To What Extent Should Academic Freedom Allow Academics To Criticise Their Universities?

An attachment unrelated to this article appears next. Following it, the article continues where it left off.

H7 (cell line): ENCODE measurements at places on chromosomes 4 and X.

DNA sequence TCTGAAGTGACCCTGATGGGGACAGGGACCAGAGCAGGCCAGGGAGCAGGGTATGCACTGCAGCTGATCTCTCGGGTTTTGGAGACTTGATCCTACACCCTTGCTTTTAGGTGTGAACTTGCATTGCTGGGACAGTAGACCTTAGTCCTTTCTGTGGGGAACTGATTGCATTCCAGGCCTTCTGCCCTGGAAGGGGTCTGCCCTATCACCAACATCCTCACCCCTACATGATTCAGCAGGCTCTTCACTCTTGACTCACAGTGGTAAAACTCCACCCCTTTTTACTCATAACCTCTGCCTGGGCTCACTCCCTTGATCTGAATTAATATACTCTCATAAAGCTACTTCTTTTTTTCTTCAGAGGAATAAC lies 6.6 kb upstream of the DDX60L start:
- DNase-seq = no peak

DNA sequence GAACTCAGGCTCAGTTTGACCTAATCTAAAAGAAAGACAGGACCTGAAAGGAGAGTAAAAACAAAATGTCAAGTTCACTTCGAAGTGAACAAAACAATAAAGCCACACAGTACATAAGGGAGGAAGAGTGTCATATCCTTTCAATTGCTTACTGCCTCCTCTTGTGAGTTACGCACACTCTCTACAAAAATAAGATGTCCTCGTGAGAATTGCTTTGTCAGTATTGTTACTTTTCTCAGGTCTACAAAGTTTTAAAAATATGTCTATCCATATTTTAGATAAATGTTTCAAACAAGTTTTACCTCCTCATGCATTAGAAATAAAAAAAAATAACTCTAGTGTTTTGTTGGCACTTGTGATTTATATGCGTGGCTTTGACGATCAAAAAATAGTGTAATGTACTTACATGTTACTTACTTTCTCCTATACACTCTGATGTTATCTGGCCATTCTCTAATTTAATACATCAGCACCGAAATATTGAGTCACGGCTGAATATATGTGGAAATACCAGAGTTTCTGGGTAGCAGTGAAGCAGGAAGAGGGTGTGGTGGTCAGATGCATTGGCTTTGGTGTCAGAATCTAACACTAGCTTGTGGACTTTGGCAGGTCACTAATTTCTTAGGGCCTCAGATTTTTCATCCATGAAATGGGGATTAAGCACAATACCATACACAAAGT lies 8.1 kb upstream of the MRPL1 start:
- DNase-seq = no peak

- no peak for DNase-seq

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The recent case of Gerd Schröder -Turk v Murdoch University has thrown up questions in relation to the extent to which an academic is allowed to criticise the university at which they are employed. What freedom, if any, does an academic have to criticise the practices of their Australian university? Are there any limits to this freedom? Are these limits appropriate? These questions in turn raise questions as to the existence and nature of any right that an academic has to exercise academic freedom in Australia and whether and the extent to which this right may provide an academic with more protection to criticise their university employer than they may have otherwise had and whether this may have unintended, detrimental consequences. Does this right to academic freedom allow academics to criticise their institution whether or not they have a reasonable basis for doing so and if so, should this be the case? This article explores these questions with particular reference to the effect of the Model Code for the Protection of Free Speech and Academic Freedom recommended by former High Court of Australia Chief Justice Robert French and proposes some amendments to this Code.
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